Review: Hops and Chops. 6 Kent Road, St Crispins, Northampton, NN5 4DR
There are two high landmarks that always make Penda glad to be home: Northampton’s Express Lift Tower and the clock-tower at the derelict St Crispin’s hospital site, perched on top of a hill and surrounded by a huge amount of new houses.
And it’s down a side street in this sprawling new estate that you’ll find Hops and Chops – the new sibling to the now established Smokepit (see NQ issue 5).
Our first visit to H&C was as a party of six on a Wednesday evening – booking is through an online app although you can just phone, and despite being midweek it was already pretty full.
It’s definitely a restaurant rather than bar, and tastefully decorated. We were quickly seated, walking past a glass display fridge hung with large joints of meat, similar to the big famous steakhouses in the USA (possibly not so palatable for any vegetarians.)
We waited far too long to order, despite trying to catch every server’s eye. More of this later.
The menu consists of, as you might expect, predominantly meat options. There was one veggie option on the mains – a lentil casserole with herb dumplings (£11.75) and a few more pasta choices ranging from 10 to 15 quid. As our party was wholly carnivorous we had more choice and asked our waitress for advice – ‘Well, I like steak’ was the less than informed response.
We decided to get a couple of sharing starters (Rustic Bread Board for just shy of a tenner, with olives, almonds, goats cheese stuffed Peppers, balsamic and olive dip, and a Charcuterie Plate for £14.50, with wafer-thin slivers of ham, beef and pork loin, a triangle of (very lovely) Northamptonshire blue cheese, tiny figs and bread). We did ask if it was enough for six, and got a rather vague response from our server. To be fair, there was enough for all of us to have a small taste of each item and we weren’t over-full before our massive mains arrived, but the toasted bread was a touch burnt rather than charred.
The long wait for mains made us also notice the acoustics – it’s very easy to hear every word of tables quite a way away, making it oddly noisy (and nosy).
Mains were good – a smaller human on our table had standard chicken dippers and chips from a kids’ menu that includes a steak option. Penda’s friends had Honey Heat Tomapork, meltingly good bourbon-glazed belly pork with a second chop (£17.50); a 10oz maple glazed gammon ham with pineapple chutney and warm brie (£12.50); a dry-aged Hereford 10oz Sirloin (£20) and a Hops & Chops beef burger with smoked bacon, Monterey Cheddar and pickles with beef dip and tobacco onions (£13.75). Penda had the very good 10oz USDA Hanger steak which should be cooked rare (£20). All come with a choice of sides including standard spud or sweet potato fries, new potatoes, salad, coleslaw or greens.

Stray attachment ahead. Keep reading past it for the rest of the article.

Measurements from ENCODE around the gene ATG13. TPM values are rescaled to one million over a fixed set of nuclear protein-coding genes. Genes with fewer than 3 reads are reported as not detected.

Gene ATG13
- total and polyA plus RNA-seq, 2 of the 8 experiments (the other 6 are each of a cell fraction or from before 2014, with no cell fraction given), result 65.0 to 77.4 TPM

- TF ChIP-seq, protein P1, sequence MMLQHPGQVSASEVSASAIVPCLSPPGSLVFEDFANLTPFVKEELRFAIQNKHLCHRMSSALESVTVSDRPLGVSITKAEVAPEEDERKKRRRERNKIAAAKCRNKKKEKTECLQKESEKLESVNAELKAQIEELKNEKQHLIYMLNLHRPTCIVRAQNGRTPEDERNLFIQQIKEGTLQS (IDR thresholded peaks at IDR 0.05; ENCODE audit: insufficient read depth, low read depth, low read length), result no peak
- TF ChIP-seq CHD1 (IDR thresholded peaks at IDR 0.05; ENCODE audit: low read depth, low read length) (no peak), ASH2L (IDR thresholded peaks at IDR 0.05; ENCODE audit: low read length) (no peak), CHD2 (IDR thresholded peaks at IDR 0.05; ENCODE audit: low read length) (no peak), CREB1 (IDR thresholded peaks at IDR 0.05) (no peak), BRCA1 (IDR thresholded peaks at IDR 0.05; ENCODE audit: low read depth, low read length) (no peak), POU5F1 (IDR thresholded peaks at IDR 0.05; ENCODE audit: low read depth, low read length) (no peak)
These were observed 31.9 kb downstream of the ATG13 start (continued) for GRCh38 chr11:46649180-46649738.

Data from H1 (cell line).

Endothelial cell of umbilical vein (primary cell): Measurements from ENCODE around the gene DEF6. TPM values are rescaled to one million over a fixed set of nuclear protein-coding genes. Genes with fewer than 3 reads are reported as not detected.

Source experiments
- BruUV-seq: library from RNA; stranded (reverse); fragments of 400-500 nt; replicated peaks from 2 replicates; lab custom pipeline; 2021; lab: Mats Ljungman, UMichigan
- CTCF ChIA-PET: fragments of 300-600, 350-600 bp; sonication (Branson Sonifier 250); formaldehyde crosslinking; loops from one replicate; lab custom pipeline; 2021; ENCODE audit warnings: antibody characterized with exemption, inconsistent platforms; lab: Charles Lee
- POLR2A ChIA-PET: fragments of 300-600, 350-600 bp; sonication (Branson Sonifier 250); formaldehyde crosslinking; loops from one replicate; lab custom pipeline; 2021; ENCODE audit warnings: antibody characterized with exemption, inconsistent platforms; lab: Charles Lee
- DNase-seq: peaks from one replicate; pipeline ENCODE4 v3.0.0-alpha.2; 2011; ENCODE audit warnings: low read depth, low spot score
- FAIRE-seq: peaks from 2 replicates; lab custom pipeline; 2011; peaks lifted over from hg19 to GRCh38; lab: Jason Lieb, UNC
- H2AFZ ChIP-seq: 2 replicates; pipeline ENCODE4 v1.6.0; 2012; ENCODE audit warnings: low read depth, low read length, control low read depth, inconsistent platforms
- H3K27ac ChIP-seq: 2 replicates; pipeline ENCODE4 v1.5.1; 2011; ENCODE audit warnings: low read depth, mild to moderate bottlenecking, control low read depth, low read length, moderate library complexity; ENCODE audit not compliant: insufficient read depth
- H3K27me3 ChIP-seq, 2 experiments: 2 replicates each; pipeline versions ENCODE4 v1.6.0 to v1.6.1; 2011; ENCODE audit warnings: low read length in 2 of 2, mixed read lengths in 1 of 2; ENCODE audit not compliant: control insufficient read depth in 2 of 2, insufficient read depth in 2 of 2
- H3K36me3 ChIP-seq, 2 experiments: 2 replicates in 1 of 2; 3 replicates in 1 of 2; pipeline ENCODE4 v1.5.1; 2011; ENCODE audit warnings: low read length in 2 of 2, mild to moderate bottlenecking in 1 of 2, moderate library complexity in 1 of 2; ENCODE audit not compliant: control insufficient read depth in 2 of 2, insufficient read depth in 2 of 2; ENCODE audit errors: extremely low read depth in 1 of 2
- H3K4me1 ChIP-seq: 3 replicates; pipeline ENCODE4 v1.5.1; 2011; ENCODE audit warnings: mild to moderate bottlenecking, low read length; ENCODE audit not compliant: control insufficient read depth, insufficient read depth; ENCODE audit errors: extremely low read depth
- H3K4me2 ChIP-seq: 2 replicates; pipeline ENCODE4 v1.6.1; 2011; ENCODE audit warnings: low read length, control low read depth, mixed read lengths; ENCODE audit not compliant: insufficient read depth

The mains were very good. Large portions, well-cooked, and there was some mild envy when we saw the utterly delicious gammon, so all credit to the kitchen. Tobacco onions, by the way, are the deliciously crispy topper you see in the steak photo.
We really didn’t need desserts (at £7 each) but tried the apple and blueberry crumble, skillet-baked cookie with ice-cream and a white chocolate creme brulee with shortbread. The cookie was in a hot pan and very, very sweet (but fairly rapidly demolished) while strangely, the brulee was freezing cold, with no sign of the customary top-heat that usually makes the crispy sugar top before serving at room temperature.
All in all the food was very good – if a little expensive. Our total bill was £173 for six including a beer and a G&T in the obligatory goldfish bowl but with peppercorns and petals – pretty, but tricky to drink without inhaling the peppercorns.
The main issue that would possibly impede a speedy return to Hops and Chops was the service. They struggled to take orders or clear tables quickly enough, maybe because orders were taken on tablet devices of which there didn’t seem to be enough. There were plenty of staff but they didn’t appear to be assigned stations, (a collection of close-together tables). This allows staff to concentrate on a few tables at once, rather than wafting around the entire restaurant, which is what was happening. We felt ignored, especially after ordering a jug of water for the table rather than more drinks which seemed to be the main aim of any staff who did pass our way. Don’t get me wrong, the staff were chirpy and pleasant, they just didn’t seem very . . . managed.
There are paper drinks menus on the tables that are tatty and stained, they need replacing too. (Although the gin menu is impressive).
The Smokepit has found its niche, and has become a favourite of Penda’s for a special occasion. If Hops and Chops can find its way to better service, I hope it gets its own returners and regulars too.